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Wilkes on Trial

Sevilla, Charles

4 ratings by Goodreads
ISBN 10: 0345375645 / ISBN 13: 9780345375643
Published by Ballantine Books, Westminster, Maryland, U.S.A., 1993
Condition: Fine Hardcover
From Brigantine Books (Southold, NY, U.S.A.)

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About this Item

Dust jacket in mylar sleeve, inscribed and signed by Sevilla, " For Sandra, Very nice to meet you. Give my regards to Joe B. Enjoy, Charles Sevilla ". Bookseller Inventory # 001098

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Bibliographic Details

Title: Wilkes on Trial

Publisher: Ballantine Books, Westminster, Maryland, U.S.A.

Publication Date: 1993

Binding: Hardcover

Book Condition:Fine

Dust Jacket Condition: Fine

Signed: Signed by Author(s)

Edition: First Edition

About this title


Like a graffiti-covered wall, the State v. Diderot case has legendary defense attorney John Wilkes' name written all over it. The victim is pretty, blind, white, and defenseless, and her alleged attacker is anything but. Lyle Diderot has a face that would terrify his own mother, not to mention prospective jurors. He's the longtime leader of the Whiz Kids, a street gang that got its name from the obscene acts it performs on a fallen enemy. Anyone who tangles with this bunch ends up "yeller" in more ways than one -- a fact that has not gone unnoticed by Judge Yulburton Abraham Knott.

Judge Y. Knott would sooner give the Son of Sam instant parole to a nunnery that Diderot a fair shake and Wilkes feels he's more likely to get justice from the KGB than from Knott and his reputable chamber of horrors. But Judge Knott won't be getting the last word: he's soon found slumped over his desk with a knife in his back.

And Wilkes is the prime suspect from a drunken night he can barely remember . . . .

From Kirkus Reviews:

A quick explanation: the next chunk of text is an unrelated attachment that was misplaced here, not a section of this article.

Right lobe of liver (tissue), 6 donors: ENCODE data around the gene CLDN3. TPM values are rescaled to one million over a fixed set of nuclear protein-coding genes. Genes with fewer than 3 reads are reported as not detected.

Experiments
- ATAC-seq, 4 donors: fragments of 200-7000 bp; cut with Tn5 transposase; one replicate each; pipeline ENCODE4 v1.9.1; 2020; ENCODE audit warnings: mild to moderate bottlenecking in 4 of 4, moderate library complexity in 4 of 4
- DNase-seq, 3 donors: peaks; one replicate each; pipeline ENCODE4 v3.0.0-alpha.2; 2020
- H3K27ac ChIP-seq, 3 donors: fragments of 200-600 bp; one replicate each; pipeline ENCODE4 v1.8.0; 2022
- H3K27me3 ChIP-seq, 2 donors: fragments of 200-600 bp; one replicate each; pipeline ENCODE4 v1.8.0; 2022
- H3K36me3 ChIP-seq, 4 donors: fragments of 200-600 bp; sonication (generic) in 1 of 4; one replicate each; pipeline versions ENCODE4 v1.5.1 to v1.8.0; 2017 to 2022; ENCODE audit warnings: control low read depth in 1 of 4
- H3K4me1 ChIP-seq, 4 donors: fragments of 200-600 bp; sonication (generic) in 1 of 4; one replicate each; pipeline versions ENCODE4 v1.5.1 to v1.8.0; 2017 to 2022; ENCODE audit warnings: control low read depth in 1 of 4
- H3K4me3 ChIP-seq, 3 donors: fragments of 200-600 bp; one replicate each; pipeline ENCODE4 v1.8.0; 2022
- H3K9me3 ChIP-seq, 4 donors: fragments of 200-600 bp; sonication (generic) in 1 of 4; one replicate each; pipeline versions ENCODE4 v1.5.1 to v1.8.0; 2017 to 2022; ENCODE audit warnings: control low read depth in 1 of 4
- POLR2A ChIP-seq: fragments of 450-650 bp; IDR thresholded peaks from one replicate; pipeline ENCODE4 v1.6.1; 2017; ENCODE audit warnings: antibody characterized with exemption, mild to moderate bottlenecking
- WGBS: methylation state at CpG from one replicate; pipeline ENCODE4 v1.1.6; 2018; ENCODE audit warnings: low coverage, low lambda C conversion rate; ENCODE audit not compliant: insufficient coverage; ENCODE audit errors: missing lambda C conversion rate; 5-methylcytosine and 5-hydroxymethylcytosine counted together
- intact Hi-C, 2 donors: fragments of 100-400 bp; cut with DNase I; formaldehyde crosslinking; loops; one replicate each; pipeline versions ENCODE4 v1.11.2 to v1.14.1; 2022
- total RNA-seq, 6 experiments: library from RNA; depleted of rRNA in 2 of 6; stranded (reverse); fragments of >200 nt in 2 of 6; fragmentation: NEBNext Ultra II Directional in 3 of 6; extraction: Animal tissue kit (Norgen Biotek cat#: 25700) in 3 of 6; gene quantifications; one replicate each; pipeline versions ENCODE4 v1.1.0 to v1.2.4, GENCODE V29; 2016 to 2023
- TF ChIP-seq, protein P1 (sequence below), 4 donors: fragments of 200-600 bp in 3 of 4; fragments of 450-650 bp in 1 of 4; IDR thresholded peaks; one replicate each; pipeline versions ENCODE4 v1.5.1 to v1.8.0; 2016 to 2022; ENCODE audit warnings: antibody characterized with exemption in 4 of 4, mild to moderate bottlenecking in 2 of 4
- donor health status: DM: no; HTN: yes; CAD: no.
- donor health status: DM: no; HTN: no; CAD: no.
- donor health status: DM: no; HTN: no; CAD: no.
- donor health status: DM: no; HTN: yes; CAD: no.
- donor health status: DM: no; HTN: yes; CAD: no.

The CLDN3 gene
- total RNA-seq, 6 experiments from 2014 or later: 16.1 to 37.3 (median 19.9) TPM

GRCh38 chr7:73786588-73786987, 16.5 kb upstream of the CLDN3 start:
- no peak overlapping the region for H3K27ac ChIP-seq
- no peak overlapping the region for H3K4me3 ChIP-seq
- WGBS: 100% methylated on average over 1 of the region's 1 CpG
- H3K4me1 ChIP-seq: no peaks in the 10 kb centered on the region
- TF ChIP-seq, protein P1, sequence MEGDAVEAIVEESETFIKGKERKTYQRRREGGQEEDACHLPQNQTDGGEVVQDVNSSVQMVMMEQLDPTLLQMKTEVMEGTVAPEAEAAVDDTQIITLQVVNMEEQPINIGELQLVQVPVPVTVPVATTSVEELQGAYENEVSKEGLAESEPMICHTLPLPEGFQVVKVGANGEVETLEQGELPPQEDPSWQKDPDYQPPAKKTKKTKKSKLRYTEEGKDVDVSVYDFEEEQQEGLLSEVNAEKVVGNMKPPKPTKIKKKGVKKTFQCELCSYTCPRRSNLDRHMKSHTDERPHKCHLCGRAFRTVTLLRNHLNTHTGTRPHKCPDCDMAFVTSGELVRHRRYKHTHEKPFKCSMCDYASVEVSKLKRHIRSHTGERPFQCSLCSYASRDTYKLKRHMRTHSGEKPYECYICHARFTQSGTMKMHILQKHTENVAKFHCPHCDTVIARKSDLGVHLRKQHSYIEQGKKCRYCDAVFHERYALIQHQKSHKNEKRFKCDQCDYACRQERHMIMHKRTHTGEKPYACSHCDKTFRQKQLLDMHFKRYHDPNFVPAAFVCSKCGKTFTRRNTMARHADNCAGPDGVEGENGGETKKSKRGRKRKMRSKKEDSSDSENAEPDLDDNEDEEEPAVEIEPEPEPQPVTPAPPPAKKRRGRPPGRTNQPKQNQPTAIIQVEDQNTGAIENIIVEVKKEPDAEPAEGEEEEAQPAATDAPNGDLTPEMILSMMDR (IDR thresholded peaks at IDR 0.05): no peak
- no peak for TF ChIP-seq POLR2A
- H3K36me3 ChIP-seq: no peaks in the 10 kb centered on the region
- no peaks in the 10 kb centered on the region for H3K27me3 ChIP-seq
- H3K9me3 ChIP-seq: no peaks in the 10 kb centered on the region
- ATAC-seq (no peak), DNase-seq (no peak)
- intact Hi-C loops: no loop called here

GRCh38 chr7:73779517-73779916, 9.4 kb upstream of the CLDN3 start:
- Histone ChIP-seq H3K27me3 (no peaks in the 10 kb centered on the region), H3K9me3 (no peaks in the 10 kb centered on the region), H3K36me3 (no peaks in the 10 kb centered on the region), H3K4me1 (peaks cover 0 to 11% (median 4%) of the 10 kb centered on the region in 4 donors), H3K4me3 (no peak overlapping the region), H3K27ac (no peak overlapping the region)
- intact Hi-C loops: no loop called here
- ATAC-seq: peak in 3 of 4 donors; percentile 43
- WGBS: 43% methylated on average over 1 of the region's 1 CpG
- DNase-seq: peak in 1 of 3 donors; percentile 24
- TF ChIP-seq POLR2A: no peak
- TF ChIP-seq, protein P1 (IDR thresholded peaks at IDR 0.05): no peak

Bumptious John Wilkes, the American Rumpole, is back in another courtroom carnival when the draconian judge who presided over his latest riotous case is stabbed to death. The case that unites Wilkes with Judge Yulburton Abraham Knott (see Wilkes, 1990, written as Winston Schoonover) is classic in its simplicity: pretty, blind Brenda Van Ark provides a detailed description of the man who attacked her outside the Woolworth Building; minutes later, cruising police pick up Lyle Diderot, Field Marshall of the Whiz Kids gang, and Brenda identifies him. Once Wilkes agrees to take on Diderot's defense for $35,000 (an amount some hooligans steal from a bank the next day), he's up against long odds- -the prosecution's built an airtight case; the defendant, who spends the trial manacled and gagged, looks guilty as hell; and Y. Knott would clearly love to have Wilkes's head mounted on the wall of his chambers--but Wilkes manages to find a preposterously successful defense. Next day, when he gets word that Y. Knott is no more, he brushes off accusations of his own involvement and moves without missing a beat into defending catatonic court clerk Alvin Scribner- -pausing only to get bosomy Becky Buttermilk off the hook on a charge of oral sodomy despite her protests that she wasn't just trying to commit the alleged act but had actually succeeded--by enlisting the dubious services of computer expert Jethro Wilmore, the Hacker- Cracker, impugning the testimony of Father Harry Leech, and filing an uproarious brief against the presiding judge. Given his run of bad luck before the bench, you have to wonder who Wilkes wouldn't mind hearing his cases. Forget Perry Mason, counselor. Wilkes really does succeed, repeatedly, in turning this courtroom into a circus. -- Copyright ©1993, Kirkus Associates, LP. All rights reserved.

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